Boehner to Tea Party Reps: Play Ball or You’re Out
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The Fiscal Times
December 4, 2012

Republican House Speaker John Boehner is playing a dangerous game in his thus far rocky negotiations with President Obama over a budget and tax deal to avoid the fiscal cliff. He’s isolating the most hard line conservative members within his caucus adamantly opposed to the tax increases contained in his counteroffer to President Obama by kicking them off key committees. 

Alison Acosta Fraser and J.D. Foster of the Heritage Foundation posted an irate blog saying that the House GOP counter offer at first blush “appears little more than categorical, pre-emptive capitulation” on taxes. They added that despite a few encouraging provisions of  the offer, spelled out by Boehner and other GOP leaders in a three-page letter to the president on Monday,  the Republican counteroffer, to the extent it can be interpreted from the hazy details now available, is a dud. It is utterly unacceptable. It is bad policy, bad economics, and, if we may say so, highly questionable as a negotiating tactic.”

In an attempt to give their approach added credibility, Boehner and other House GOP leaders crafted a new plan using a number close to what was suggested last year by Erskine Bowles, the Democratic co-chairman of the president’s deficit reduction commission.

The White House with a wave of the hand dismissed the speaker’s counter offer on Monday – one with deep spending cuts but $800 billion of new tax revenues. But so too did outspoken conservative Sen. Jim DeMint, R-S.C., Heritage Action and RedState bloggers and others  who  sharply condemned the offer as a job-killing tax increase that completely plays into the administration’s hand.

“Speaker Boehner’s $800 billion tax hike will destroy American jobs and allow politicians in Washington to spend even more, while not reducing our $16 trillion debt by a single penny,” DeMint, a Tea Party favorite, said in a statement. “If neither party’s leadership is going to put forward a serious plan to balance the budget and pay down the debt, we should end this charade.”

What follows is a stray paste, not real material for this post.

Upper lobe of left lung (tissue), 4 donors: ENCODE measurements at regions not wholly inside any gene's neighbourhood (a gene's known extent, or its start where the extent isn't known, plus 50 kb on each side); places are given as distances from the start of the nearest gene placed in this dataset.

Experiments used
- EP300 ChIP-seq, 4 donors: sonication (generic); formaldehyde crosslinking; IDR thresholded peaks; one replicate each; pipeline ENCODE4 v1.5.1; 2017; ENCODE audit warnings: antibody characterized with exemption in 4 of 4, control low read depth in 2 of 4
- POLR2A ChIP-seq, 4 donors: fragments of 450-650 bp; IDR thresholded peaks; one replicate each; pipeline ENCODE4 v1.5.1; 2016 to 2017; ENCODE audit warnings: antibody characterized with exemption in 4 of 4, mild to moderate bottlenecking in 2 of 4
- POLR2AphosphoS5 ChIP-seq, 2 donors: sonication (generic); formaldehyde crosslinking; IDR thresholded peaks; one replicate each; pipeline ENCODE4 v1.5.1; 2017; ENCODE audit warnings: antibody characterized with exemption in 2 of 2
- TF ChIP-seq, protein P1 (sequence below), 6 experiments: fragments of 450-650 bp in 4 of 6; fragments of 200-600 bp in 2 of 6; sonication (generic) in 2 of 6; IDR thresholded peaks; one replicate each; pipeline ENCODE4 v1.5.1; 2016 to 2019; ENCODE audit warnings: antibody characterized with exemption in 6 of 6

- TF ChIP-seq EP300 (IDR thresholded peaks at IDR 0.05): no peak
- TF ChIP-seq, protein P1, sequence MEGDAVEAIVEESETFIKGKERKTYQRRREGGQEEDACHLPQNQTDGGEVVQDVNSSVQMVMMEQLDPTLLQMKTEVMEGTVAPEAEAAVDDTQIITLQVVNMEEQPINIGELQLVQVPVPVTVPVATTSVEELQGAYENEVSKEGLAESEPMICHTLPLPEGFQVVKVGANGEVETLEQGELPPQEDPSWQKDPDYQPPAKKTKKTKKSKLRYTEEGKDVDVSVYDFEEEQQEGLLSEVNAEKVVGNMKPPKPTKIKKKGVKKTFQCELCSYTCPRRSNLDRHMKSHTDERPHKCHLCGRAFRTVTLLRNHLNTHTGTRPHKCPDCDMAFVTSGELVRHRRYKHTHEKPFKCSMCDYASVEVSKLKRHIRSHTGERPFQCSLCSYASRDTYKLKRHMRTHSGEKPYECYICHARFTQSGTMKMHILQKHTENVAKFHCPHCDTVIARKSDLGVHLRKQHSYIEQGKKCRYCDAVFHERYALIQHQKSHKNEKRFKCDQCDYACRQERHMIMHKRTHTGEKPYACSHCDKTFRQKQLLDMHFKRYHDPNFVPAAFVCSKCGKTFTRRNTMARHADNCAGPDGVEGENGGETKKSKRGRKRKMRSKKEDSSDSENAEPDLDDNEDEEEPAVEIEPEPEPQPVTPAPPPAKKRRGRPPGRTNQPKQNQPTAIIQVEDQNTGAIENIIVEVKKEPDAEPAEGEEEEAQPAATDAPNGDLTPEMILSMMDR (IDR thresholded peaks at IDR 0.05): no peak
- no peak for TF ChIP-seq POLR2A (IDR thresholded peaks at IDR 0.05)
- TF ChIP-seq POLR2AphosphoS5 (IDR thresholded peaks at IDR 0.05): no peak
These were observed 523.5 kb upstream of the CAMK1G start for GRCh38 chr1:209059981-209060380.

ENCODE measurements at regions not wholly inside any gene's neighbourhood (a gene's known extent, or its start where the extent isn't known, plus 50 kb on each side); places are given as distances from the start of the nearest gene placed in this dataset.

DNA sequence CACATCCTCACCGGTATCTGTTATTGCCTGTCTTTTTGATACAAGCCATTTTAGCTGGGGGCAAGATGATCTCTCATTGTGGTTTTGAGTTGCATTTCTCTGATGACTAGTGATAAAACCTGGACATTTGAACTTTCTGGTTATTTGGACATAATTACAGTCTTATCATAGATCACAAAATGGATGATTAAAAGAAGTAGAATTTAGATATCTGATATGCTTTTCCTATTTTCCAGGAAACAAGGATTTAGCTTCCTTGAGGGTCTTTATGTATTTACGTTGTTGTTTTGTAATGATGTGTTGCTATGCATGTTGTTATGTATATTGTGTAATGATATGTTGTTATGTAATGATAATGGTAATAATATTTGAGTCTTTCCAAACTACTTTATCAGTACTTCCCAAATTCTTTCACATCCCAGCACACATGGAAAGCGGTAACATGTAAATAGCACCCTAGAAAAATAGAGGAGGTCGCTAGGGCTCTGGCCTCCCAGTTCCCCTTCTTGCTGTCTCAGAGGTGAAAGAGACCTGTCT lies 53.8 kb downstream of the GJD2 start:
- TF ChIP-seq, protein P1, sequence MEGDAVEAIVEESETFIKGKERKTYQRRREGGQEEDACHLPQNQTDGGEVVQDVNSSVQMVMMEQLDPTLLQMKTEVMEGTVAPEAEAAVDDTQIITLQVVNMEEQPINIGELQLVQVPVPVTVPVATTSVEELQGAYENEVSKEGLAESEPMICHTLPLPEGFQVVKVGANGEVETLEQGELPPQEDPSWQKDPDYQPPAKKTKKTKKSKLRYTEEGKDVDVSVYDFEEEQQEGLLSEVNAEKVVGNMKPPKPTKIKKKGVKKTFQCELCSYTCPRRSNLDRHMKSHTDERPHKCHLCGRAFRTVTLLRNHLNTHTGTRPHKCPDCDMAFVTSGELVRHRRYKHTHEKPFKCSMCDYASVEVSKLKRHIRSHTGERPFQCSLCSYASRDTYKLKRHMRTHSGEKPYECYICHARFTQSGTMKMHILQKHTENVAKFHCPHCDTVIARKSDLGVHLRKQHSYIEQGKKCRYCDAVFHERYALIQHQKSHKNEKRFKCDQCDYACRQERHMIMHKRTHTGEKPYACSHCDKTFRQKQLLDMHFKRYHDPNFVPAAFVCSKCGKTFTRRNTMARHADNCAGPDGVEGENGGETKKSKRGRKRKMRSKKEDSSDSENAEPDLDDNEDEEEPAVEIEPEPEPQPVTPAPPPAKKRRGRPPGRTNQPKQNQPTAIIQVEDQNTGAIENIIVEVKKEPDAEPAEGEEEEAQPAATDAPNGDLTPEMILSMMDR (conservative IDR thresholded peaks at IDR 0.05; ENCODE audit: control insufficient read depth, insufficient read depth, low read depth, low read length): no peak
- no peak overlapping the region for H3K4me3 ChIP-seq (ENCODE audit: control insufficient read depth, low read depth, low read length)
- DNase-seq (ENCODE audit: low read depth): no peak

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Daniel Horowitz, writing for the conservative Red State, said, “First, when you begin negotiations agreeing to 60 percent of the demands of the other side and fail to offer a bold contrast on the other 40 percent, you are headed for an outcome that is 80-90 percent favorable to your opponent. Second, when you need to outsource your budget plan and entire view of government to Democrat Erskine Bowles, you are relegating yourself and your party to irrelevancy.”

Perhaps with the memory etched in his brain of the debacle of the 2011 debt ceiling negotiations that led to Standard & Poor’s downgrading of the U.S. credit rating , Boehner appears to be trying to mitigate the influence of the most conservative activists while unifying the rest of his party behind a bargaining strategy that ultimately will pass muster with voters. In their letter to Obama, Boehner and other House leaders acknowledged that they were “mindful of the status quo election” on Nov. 6 that gave Obama a second term and expanded the Democrats’ membership in both the House and Senate.

Significantly, Boehner has brought along all of his top lieutentants who enjoy close ties to the most conservative factions in the House, including Majority Leader Eric Cantor, Majority Whip Kevin McCarthy, and House Budget Committee Chairman Paul Ryan, the unsuccessful GOP vice presidential nominee.
Boehner, Cantor, R-Va., and McCarthy, R-Calif., have worked hard to keep conservative groups on the outside in line as they try to strike a massive deal to keep taxes low on all Americans and avoid spending cuts to the Pentagon and other domestic programs, according to a report by Politico.

During a closed meeting on Monday, House Republicans booted Reps. Justin Amash of Michigan, David Schweikert of Arizona and Tim Huelskamp of Kansas -- all freshmen -- and Rep. Walter Jones of North Carolina from plum committee assignments, according to Politico. Retribution for members who voted against Boehner’s team was long discussed in leadership circles.

Huelskamp, who lost his seat on the Budget Committee, was particularly stung. The budget is his main issue, and he sent a blistering statement Monday evening, saying, “the GOP leadership might think they have silenced conservatives, but removing me and others from key committees only confirms our conservative convictions.”

 While Boehner appears to be moving more confidently than he did shortly after Tea Party conservatives helped to catapult him and his party back into power in the House, he has to be careful not to stray too far from his conservative base in his high stakes talks with Obama. During the debt ceiling crisis of 2011, Boehner was forced to abruptly call off his secret negotiations with Obama when House conservatives erupted over reports that the speaker was agreeing to tax increases.

Washington Editor and D.C. Bureau Chief Eric Pianin is a veteran journalist who has covered the federal government, congressional budget and tax issues, and national politics. He spent over 25 years at The Washington Post.